Germany's Justice Minister Heiko Maas proposed legislation on Tuesday to fight hate speech, threatening social media companies with fines of up to €50 million ($ 53million) in case of non-compliance.
Under the rules proposed, internet companies would be required to clearly explain rules and complaint procedures to their users and to follow up on each complaint. Illegal content will have to be deleted within 24 hours, while other offensive content must be taken down or blocked within seven days.
Providers such as Twitter, Facebook and YouTube would also have to nominate a person responsible for handling complaints, who could face fines of up to 5 million euros personally if his or her company fails to abide by mandatory standards. Justice Minister Heiko Maas said the measures, which will become part of a bill to be adopted by German lawmakers in the coming months, would not restrict freedom of speech. He also said there were no plans to create a “truth commission” against so-called fake news. However, Maas said that fake news could constitute illegal content “if it constitutes slander, defamation or libel.”
“Too little criminal content is being deleted, and it’s not being deleted sufficiently quickly,” the justice minister told journalists. “The biggest problem is and remains that the networks don’t take the complaints of their own users seriously enough,” he added.
“Facebook and Twitter missed the chance to improve their takedown practices. For companies to take on their responsibility in question of deleting criminal content, we need legal regulations," Maas said.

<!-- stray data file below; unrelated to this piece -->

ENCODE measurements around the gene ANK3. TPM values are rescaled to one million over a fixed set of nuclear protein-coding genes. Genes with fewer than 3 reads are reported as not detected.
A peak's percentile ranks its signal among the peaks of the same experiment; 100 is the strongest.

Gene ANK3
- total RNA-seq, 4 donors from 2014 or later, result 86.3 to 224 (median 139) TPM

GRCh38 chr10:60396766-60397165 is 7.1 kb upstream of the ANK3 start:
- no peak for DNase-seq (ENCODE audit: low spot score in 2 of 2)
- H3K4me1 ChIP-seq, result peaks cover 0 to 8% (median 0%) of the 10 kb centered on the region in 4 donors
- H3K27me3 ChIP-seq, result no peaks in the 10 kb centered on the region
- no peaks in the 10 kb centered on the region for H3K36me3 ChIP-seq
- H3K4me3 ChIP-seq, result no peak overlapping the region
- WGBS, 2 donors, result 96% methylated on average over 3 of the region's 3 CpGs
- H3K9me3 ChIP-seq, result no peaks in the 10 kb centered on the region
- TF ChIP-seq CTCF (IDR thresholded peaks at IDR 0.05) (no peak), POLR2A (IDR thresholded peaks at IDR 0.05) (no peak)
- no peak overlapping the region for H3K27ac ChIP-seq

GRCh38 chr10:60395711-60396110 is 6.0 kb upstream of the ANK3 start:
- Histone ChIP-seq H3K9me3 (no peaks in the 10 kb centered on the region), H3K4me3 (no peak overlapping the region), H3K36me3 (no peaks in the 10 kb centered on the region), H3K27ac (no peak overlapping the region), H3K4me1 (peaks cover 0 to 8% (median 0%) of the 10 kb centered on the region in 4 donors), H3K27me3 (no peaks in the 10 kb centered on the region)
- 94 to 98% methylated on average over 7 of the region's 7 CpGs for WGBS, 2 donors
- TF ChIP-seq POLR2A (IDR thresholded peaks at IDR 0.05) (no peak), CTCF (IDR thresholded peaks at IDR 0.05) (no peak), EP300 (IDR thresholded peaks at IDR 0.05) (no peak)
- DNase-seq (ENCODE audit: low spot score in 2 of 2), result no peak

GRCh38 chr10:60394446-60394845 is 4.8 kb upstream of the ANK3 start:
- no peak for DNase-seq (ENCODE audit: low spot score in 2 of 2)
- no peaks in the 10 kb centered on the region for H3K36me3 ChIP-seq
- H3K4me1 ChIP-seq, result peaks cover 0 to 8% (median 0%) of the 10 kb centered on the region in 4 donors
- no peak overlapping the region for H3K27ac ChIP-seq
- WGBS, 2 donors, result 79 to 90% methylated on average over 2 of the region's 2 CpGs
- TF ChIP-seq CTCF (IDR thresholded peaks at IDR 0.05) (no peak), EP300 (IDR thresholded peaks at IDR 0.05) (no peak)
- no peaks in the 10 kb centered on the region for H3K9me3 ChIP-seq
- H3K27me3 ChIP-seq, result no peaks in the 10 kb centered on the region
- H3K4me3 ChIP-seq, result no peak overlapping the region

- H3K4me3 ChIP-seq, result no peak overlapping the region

World Jewish Congress, Central Council of Jews in Germany welcome legislation
World Jewish Congress CEO Robert Singer, who met with German Justice Minister Heiko Maas and with Facebook representatives in Berlin last month, welcomed the new bill. He declared: "The internet is awash with hateful content, a lot of which is illegal incitement to hatred and violence. Currently, it often takes providers far too long to remove or block such content.
"It’s important that the internet companies and politicians take this problem seriously. We commend Germany for taking the lead on this. Minister Heiko Maas’ bill addresses major points of concern, notably the removal of illegal content from social media platforms.
"We hope that the proposed measures will lead to an improvement in the situation and that social media companies and users will do everything to combat online hate effectively."
The Central Council of Jews in Germany also welcomed Maas's proposal, saying stronger measures against "incitement of racial hatred, glorification of National Socialism and Holocaust denial on social media" were "urgently required". Central Council President Josef Schuster, who is also a vice-president of the World Jewish Congress, said: "It starts with words and ends with violence against people."